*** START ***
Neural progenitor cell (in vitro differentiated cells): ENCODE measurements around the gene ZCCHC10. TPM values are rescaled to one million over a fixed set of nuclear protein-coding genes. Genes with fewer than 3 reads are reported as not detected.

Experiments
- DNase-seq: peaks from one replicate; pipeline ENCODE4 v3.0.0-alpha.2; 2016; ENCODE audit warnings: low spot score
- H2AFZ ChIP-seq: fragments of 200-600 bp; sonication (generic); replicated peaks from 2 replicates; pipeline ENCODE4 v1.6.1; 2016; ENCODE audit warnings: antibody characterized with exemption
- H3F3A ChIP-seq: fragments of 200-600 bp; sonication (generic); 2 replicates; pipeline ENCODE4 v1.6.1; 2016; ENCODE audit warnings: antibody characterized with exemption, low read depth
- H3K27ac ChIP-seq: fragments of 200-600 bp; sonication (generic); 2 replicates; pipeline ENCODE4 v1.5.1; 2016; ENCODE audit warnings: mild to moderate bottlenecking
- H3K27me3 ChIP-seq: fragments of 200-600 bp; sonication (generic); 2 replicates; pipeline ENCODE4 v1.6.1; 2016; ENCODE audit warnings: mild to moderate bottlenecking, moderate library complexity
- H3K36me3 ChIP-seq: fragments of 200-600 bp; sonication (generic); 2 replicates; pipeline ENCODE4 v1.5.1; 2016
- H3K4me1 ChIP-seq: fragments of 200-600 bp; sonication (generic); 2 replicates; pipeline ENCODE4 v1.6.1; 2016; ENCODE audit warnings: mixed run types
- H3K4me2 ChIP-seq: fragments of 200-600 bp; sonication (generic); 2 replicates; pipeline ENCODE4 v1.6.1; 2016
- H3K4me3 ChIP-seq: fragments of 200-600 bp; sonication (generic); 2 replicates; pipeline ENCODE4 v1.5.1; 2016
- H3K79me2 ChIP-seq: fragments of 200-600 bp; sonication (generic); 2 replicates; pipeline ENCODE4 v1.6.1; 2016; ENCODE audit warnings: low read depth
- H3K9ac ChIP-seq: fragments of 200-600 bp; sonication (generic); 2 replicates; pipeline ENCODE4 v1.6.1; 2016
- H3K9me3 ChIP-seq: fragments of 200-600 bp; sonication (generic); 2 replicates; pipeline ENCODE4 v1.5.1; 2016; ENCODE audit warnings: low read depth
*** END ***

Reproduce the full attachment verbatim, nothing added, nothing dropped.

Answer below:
Neural progenitor cell (in vitro differentiated cells): ENCODE measurements around the gene ZCCHC10. TPM values are rescaled to one million over a fixed set of nuclear protein-coding genes. Genes with fewer than 3 reads are reported as not detected.

Experiments
- DNase-seq: peaks from one replicate; pipeline ENCODE4 v3.0.0-alpha.2; 2016; ENCODE audit warnings: low spot score
- H2AFZ ChIP-seq: fragments of 200-600 bp; sonication (generic); replicated peaks from 2 replicates; pipeline ENCODE4 v1.6.1; 2016; ENCODE audit warnings: antibody characterized with exemption
- H3F3A ChIP-seq: fragments of 200-600 bp; sonication (generic); 2 replicates; pipeline ENCODE4 v1.6.1; 2016; ENCODE audit warnings: antibody characterized with exemption, low read depth
- H3K27ac ChIP-seq: fragments of 200-600 bp; sonication (generic); 2 replicates; pipeline ENCODE4 v1.5.1; 2016; ENCODE audit warnings: mild to moderate bottlenecking
- H3K27me3 ChIP-seq: fragments of 200-600 bp; sonication (generic); 2 replicates; pipeline ENCODE4 v1.6.1; 2016; ENCODE audit warnings: mild to moderate bottlenecking, moderate library complexity
- H3K36me3 ChIP-seq: fragments of 200-600 bp; sonication (generic); 2 replicates; pipeline ENCODE4 v1.5.1; 2016
- H3K4me1 ChIP-seq: fragments of 200-600 bp; sonication (generic); 2 replicates; pipeline ENCODE4 v1.6.1; 2016; ENCODE audit warnings: mixed run types
- H3K4me2 ChIP-seq: fragments of 200-600 bp; sonication (generic); 2 replicates; pipeline ENCODE4 v1.6.1; 2016
- H3K4me3 ChIP-seq: fragments of 200-600 bp; sonication (generic); 2 replicates; pipeline ENCODE4 v1.5.1; 2016
- H3K79me2 ChIP-seq: fragments of 200-600 bp; sonication (generic); 2 replicates; pipeline ENCODE4 v1.6.1; 2016; ENCODE audit warnings: low read depth
- H3K9ac ChIP-seq: fragments of 200-600 bp; sonication (generic); 2 replicates; pipeline ENCODE4 v1.6.1; 2016
- H3K9me3 ChIP-seq: fragments of 200-600 bp; sonication (generic); 2 replicates; pipeline ENCODE4 v1.5.1; 2016; ENCODE audit warnings: low read depth